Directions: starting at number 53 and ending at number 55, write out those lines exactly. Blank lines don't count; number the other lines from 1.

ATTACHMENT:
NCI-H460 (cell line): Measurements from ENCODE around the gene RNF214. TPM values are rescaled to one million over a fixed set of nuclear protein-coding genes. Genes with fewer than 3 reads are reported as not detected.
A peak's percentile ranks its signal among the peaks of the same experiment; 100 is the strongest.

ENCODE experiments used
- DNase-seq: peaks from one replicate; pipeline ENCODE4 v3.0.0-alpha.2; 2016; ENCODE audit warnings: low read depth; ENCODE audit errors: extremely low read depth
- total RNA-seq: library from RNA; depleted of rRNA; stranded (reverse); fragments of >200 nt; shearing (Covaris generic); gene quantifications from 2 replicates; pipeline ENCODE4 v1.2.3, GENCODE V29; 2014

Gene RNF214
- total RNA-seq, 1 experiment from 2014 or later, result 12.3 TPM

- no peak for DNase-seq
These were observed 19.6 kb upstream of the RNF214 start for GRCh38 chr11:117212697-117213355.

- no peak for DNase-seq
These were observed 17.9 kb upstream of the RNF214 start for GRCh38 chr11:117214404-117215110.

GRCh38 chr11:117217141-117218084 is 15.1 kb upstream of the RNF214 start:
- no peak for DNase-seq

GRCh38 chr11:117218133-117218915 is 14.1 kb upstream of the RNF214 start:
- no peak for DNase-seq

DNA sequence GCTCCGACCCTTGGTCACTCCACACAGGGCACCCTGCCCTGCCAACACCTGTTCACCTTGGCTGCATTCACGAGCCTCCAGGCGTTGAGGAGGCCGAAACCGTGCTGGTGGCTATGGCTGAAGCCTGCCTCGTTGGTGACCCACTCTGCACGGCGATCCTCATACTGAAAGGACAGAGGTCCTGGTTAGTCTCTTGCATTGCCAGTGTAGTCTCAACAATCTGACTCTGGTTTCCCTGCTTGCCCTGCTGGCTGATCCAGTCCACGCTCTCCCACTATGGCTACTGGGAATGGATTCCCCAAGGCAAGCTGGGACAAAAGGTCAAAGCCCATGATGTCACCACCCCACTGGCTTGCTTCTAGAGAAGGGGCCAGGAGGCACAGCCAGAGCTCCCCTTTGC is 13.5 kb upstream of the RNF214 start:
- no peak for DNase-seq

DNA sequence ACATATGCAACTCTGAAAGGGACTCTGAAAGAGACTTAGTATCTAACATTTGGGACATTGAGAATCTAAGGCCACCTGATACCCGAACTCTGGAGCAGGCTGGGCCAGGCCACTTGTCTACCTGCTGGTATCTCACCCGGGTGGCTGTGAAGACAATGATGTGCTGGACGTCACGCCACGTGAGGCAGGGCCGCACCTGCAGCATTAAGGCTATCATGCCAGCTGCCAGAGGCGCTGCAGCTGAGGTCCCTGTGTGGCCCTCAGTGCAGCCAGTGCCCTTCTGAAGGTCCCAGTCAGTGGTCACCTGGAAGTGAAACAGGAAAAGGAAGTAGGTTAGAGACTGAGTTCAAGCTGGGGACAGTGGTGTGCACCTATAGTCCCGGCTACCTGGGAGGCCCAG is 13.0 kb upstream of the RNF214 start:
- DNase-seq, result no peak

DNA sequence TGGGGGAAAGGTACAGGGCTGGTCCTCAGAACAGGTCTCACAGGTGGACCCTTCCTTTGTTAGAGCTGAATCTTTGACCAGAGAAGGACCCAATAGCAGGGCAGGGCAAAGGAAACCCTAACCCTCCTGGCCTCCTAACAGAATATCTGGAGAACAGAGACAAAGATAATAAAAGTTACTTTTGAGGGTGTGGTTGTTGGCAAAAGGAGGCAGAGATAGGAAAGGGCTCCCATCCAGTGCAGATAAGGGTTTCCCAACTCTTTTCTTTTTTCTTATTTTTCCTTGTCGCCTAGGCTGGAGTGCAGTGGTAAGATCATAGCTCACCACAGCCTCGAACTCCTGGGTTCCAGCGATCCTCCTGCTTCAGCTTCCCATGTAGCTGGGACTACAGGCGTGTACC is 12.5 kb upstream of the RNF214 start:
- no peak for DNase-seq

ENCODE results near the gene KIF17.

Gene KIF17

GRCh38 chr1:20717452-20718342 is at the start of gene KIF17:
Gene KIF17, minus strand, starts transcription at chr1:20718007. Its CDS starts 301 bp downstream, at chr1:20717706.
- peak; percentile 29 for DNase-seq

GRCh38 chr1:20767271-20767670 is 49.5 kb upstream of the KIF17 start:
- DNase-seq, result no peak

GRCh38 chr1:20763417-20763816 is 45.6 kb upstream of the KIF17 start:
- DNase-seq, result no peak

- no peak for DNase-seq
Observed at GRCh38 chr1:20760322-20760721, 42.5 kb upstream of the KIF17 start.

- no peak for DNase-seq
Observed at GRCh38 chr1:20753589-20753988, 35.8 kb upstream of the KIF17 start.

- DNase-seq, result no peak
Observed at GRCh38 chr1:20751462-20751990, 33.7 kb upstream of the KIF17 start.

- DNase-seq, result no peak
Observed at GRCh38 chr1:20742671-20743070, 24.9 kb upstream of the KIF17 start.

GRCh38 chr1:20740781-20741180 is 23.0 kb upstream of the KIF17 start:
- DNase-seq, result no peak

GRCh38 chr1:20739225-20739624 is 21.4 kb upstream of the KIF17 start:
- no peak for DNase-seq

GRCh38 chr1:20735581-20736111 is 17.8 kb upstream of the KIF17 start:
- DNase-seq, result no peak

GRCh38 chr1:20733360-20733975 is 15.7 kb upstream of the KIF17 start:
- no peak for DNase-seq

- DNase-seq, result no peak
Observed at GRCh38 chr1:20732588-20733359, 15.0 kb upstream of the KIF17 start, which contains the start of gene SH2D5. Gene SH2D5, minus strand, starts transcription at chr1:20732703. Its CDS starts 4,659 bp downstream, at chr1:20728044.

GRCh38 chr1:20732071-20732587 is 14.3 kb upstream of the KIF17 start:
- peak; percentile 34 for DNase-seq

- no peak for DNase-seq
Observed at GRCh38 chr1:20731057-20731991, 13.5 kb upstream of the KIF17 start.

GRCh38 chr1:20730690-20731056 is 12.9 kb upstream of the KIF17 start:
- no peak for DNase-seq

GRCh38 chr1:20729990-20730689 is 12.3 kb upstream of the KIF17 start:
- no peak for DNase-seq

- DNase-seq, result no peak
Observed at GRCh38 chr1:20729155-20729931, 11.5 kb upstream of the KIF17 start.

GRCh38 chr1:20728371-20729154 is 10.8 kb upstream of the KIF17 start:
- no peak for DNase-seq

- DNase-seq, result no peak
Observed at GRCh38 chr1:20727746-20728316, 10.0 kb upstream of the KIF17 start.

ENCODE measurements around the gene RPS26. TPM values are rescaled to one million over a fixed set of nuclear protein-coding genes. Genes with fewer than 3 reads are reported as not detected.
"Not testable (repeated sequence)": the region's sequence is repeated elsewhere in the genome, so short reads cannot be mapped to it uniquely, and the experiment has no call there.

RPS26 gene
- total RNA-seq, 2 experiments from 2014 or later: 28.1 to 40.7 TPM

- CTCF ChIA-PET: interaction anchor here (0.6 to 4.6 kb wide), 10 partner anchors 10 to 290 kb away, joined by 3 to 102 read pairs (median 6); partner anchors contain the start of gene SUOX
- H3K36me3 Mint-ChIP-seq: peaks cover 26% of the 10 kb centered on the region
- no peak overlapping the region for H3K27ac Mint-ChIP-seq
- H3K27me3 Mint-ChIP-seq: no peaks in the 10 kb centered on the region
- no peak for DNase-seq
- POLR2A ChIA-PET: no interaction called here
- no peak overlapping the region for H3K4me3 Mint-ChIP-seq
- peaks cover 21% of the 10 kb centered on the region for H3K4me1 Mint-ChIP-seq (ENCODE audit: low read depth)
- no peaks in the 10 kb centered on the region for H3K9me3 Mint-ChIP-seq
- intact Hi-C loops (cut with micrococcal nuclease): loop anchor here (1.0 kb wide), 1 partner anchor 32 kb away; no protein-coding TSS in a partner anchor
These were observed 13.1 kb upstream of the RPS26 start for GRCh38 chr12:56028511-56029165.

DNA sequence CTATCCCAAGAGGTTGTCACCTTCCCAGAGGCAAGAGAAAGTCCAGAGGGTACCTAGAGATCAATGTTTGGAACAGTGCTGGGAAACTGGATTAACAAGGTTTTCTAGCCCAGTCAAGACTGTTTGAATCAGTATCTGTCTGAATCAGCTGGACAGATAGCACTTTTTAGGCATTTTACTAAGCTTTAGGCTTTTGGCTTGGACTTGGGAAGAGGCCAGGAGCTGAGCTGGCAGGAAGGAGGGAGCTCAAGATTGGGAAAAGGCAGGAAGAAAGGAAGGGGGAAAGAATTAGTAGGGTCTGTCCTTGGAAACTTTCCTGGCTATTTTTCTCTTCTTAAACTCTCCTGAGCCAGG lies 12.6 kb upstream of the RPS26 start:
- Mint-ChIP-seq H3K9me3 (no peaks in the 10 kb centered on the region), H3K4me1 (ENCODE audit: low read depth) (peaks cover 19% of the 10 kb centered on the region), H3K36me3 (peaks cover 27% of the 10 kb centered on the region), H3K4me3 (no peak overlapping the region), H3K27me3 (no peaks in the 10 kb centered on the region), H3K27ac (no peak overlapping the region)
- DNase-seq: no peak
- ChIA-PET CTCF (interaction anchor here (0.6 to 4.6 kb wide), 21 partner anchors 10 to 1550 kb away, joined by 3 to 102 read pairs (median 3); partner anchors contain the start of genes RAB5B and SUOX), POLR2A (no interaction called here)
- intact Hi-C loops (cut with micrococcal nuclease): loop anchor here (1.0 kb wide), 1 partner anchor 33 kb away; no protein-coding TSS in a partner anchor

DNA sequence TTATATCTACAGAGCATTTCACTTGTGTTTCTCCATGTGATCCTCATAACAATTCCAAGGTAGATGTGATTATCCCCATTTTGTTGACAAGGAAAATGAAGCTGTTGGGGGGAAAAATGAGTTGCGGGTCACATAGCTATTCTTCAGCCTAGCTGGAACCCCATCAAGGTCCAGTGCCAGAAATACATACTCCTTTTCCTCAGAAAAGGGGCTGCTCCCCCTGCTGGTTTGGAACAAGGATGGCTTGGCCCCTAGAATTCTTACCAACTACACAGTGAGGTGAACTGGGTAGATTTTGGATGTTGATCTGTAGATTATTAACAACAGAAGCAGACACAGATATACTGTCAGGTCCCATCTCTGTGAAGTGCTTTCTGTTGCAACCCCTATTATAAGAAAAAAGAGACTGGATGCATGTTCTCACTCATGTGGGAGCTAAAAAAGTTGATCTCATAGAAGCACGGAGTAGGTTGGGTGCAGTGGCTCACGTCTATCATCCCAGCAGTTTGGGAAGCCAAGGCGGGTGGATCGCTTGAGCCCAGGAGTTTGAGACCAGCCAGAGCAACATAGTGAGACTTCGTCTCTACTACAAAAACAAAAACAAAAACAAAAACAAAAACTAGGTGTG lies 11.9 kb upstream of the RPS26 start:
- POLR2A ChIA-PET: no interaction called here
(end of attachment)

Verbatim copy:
GRCh38 chr1:20730690-20731056 is 12.9 kb upstream of the KIF17 start:
- no peak for DNase-seq

GRCh38 chr1:20729990-20730689 is 12.3 kb upstream of the KIF17 start: